Vue Reporting - Multimedia-enhanced Radiology ReportingWe have been touting the power of multimedia-enhanced radiology reporting for some time. We have shown the history of reporting in our industry, as well as showcased the important business cases multimedia reporting provides to departments via referrals from physicians.

In brief—multimedia-enhanced radiology reporting is the future. Still don’t believe us? Consider these four key points that highlight the benefits of these new-age reports:

1) Improved context related to patient history. This new format for radiology reports provides physicians and radiologists with more history related to the patient. With this history, radiologists gain a greater understanding of the patient’s health, as well as insight into patterns that may help with diagnosis.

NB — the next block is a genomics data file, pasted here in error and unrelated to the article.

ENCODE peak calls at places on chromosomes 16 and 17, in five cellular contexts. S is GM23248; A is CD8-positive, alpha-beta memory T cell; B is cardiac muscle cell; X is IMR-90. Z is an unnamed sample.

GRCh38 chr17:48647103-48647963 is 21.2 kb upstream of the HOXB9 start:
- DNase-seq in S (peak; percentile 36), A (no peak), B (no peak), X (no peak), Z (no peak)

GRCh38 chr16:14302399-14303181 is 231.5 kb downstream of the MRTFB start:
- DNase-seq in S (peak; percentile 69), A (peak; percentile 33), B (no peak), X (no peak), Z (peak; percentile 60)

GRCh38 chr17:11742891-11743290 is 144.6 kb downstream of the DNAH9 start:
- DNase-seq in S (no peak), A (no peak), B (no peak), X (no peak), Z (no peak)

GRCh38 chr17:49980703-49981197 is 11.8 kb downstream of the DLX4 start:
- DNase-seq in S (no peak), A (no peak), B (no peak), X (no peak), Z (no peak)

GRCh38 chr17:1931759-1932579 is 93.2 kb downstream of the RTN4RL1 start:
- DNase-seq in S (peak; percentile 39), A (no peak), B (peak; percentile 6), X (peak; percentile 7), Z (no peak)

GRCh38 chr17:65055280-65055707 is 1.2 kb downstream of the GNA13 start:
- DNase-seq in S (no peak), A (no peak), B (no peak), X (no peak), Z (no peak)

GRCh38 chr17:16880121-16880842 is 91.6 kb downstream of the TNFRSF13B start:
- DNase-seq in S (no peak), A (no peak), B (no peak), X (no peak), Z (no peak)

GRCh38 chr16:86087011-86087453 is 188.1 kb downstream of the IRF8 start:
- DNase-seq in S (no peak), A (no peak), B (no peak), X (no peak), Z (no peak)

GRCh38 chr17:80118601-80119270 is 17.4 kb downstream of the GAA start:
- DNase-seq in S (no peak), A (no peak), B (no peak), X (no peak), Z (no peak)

2) The display of data is cleaner and easier to access. Images, lesion measurements, graphs, charts—they all exist to provide easier access to necessary information. Hyperlinks also exist within multimedia reports, so physicians can access an image splice via a hyperlinked description within the text of the report. In a recent study conducted by the National Institute of Health (NIH), oncologists and radiologists agreed that quantitative interactive reporting would be superior to traditional text-only qualitative reporting for assessing tumor burden in cancer trials at its institution. Based on this study, NIH said that it aims to improve its reporting in concert with its new PACS capabilities that include semiautomated lesion segmentation, interactive reporting, and metadata management of lesions.

3) Promotes better communication between patients and physicians. With a format that is easier to read and understand, physicians have a resource that is much easier to explain to patients. By showing them their medical images, as well as associated measurements, physicians have better visuals and information to use to talk with their patients about their diagnoses.